Readers of The Voice know that our pages feature an eclectic mix of articles helpful to families coping with the limitless issues that disability and infirmity push into our lives. Yet I have seen nothing in our collection addressing a topic that consumes half of my professional life and casts its long shadow on the remainder of my law practice devoted to guardianship, conservatorship and trusts. That topic is getting treatment for serious mental illness when its victim refuses care.
Mental illness surrounds us. It touches every reader in one way or another. Some of our readers may suffer from mental illness themselves. Some are caring for (and often just trying to co-exist with) an afflicted loved one. Some are professionals guiding others though the labyrinth of the mental health treatment system. Some are all of the above. As a civil commitment judge for almost twenty-five years, I have seen the countless tragedies mental illness inflicts on innocent patients, families, and communities.
My office is an hour (and 300 years) away from Colonial Williamsburg, home to the first public mental hospital in the New World. When Patrick Henry demanded Liberty or Death at St. John’s Church, he was desperately trying to care for a beloved wife locked away in his country home, the only alternative to institutionalization at Williamsburg for someone suffering from severe bipolar disorder.
Today, we have statistics by which to measure the problem of mental illness in the United States. The numbers are huge. 25% of adult Americans (about 57 million) suffer from a diagnosable mental disorder in any given year. Of these, approximately 4.5 % suffer from a “serious mental illness” — a mental, behavioral, or emotional disorder (excluding developmental disabilities and disorders caused entirely by substance use) that “currently or within the past year has been diagnosable as being of sufficient duration to meet standardized diagnostic criteria to result in a serious functional impairment which substantially interferes with or limits one or more major life activities.” (The definition comes from the chief reference for all such conditions, the Diagnostic and Statistical Manual of Mental Disorders, currently in its fourth edition, and known as the DSM-IV).
In my practice, the serious mental illnesses I see most often are schizophrenia, mood disorders (bipolar, manic depressive, schizoaffective disorders and depression), and dementia. The hallmark of these illnesses and the reason for this article is that in many cases, the pharmaceutical treatments which exist are not effectively administered because the illness itself deludes the victim into rejecting help: “there is no illness,” “Jesus has healed me,” “the medicine is poison and you are all murderers!” The illness often manifests in inescapable whispering voices, horrific visions, putrid smells, tactile hallucinations, or entirely different personalities all wrestling for control of the person, all seemingly focused on avoiding treatment at all costs. Add to this the very real side effects of treatment — where the cure, if not worse than the disease, may seem so, even where government benefits eliminate the additional barrier of skyrocketing costs.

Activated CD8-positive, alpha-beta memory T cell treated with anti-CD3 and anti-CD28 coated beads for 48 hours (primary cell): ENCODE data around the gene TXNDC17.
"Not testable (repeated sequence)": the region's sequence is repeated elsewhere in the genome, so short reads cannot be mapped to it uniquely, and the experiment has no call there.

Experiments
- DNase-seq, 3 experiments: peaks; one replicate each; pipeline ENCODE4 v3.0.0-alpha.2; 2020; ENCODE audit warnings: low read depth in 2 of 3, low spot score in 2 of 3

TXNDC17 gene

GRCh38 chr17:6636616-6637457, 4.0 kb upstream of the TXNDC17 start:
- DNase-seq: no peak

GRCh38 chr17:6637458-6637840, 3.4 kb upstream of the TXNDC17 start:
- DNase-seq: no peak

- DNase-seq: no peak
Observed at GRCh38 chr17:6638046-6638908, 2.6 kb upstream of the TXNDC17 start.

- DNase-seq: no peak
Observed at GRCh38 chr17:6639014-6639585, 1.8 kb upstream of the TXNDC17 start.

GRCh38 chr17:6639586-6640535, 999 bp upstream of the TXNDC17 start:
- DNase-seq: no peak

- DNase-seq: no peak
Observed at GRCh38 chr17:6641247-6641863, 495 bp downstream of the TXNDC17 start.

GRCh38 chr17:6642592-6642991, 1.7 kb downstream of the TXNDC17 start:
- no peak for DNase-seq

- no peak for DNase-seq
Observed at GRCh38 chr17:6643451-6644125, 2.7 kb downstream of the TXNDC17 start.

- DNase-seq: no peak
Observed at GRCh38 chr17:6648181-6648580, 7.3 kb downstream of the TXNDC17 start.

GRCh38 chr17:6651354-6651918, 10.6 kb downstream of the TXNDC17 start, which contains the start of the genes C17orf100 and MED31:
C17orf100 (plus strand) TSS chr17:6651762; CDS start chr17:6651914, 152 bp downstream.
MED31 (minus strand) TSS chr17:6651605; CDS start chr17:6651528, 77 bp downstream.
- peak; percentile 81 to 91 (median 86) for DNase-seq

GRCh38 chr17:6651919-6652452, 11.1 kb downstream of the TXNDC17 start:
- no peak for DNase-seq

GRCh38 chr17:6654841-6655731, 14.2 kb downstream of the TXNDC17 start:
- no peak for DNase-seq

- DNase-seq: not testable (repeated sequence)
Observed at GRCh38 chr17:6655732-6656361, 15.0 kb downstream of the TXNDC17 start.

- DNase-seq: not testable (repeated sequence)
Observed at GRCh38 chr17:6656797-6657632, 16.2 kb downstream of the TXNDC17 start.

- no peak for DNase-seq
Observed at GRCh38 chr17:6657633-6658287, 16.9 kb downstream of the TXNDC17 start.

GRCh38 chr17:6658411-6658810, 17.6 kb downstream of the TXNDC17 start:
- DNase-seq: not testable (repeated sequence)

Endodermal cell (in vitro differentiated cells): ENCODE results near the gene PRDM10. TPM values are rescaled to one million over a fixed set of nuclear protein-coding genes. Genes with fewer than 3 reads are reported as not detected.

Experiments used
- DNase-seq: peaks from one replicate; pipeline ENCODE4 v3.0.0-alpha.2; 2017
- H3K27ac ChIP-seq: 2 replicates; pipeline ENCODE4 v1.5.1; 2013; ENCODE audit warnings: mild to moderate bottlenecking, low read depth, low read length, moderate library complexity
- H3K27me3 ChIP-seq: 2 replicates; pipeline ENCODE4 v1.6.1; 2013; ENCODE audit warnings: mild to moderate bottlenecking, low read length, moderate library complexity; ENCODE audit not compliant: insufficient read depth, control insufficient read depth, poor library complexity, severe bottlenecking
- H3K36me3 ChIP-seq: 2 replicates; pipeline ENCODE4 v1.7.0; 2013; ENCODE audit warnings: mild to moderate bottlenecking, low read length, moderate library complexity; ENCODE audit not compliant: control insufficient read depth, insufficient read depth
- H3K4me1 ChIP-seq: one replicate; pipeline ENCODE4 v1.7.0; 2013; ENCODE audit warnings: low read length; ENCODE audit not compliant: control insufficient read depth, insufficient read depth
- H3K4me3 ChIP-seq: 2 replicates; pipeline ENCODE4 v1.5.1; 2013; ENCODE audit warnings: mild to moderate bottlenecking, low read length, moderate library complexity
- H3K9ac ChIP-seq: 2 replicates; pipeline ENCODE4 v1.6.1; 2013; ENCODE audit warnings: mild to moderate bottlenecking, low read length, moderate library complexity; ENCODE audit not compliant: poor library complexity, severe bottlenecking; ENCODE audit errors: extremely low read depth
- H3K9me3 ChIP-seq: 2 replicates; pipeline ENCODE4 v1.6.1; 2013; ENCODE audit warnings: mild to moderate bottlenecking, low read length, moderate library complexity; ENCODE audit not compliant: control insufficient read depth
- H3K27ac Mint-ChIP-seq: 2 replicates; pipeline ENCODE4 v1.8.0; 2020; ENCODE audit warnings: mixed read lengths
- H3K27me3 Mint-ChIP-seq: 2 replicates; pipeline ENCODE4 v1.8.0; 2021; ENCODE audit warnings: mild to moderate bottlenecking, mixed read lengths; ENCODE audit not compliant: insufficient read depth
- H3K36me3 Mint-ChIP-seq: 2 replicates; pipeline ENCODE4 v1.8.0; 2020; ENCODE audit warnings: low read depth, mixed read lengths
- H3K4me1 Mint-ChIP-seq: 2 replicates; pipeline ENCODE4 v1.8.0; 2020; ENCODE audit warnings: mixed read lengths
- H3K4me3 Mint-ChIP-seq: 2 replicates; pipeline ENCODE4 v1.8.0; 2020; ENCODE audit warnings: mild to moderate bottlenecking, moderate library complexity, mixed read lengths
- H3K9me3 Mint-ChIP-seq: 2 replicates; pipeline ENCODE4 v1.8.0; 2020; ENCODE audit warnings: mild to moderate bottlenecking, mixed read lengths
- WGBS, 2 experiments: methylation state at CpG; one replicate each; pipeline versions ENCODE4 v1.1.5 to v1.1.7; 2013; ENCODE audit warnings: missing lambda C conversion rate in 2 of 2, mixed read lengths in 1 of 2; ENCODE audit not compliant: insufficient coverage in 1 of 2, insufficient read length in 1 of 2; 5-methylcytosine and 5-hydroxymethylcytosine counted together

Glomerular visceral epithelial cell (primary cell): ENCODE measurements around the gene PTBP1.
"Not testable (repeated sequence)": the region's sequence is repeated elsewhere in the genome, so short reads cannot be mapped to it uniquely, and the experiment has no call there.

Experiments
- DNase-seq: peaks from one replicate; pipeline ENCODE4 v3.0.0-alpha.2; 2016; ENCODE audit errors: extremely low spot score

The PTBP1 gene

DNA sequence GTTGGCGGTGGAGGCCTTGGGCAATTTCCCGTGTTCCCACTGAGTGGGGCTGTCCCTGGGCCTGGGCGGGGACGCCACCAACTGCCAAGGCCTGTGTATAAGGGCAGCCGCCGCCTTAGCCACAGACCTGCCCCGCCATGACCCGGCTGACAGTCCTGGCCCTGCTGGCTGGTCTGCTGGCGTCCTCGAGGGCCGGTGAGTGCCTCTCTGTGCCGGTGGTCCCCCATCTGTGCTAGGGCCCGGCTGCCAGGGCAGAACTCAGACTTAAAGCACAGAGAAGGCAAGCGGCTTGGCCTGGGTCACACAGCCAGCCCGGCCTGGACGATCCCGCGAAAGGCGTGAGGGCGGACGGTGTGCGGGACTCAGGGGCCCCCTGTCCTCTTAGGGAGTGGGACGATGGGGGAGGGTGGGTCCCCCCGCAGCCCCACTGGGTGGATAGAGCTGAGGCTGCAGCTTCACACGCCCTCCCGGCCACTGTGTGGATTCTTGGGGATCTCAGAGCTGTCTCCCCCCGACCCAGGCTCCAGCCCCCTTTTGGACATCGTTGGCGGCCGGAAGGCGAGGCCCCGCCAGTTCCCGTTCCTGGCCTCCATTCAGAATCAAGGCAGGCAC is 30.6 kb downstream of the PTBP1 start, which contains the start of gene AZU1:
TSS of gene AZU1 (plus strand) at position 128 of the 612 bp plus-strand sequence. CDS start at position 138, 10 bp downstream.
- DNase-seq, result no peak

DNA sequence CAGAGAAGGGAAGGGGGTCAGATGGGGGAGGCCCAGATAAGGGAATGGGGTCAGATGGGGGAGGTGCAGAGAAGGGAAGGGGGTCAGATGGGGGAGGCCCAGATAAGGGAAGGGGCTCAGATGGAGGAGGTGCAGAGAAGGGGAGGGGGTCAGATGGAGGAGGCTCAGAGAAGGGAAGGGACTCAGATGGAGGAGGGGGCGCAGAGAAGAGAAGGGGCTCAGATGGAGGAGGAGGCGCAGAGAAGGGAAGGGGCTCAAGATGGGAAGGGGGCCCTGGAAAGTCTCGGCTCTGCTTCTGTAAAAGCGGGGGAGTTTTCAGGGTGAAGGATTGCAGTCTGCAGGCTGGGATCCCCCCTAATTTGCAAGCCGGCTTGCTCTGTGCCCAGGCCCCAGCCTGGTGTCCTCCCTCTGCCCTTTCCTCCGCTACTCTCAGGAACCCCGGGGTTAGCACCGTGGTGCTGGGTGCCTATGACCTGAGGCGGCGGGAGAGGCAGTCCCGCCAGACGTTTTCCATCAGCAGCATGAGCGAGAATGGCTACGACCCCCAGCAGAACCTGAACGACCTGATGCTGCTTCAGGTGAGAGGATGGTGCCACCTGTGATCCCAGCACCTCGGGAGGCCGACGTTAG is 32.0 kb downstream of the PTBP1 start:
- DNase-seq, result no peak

Without minimizing the inadequacy of mental health treatment and government supports for those suffering from mental illness, this article reviews the practical tools that do exist to help families plan for future illness and future treatment.
The voluntary tools for management of a mentally ill person’s estate are well known and documented.
Serious mental illness should inform the details of estate planning. When the mentally ill but not incapacitated client is willing to plan for his estate, and sometimes, for the estate of a mentally ill child, most special needs lawyers will suggest a durable financial power of attorney, or, if the mentally ill individual owns assets, at least a quasi-revocable living trust.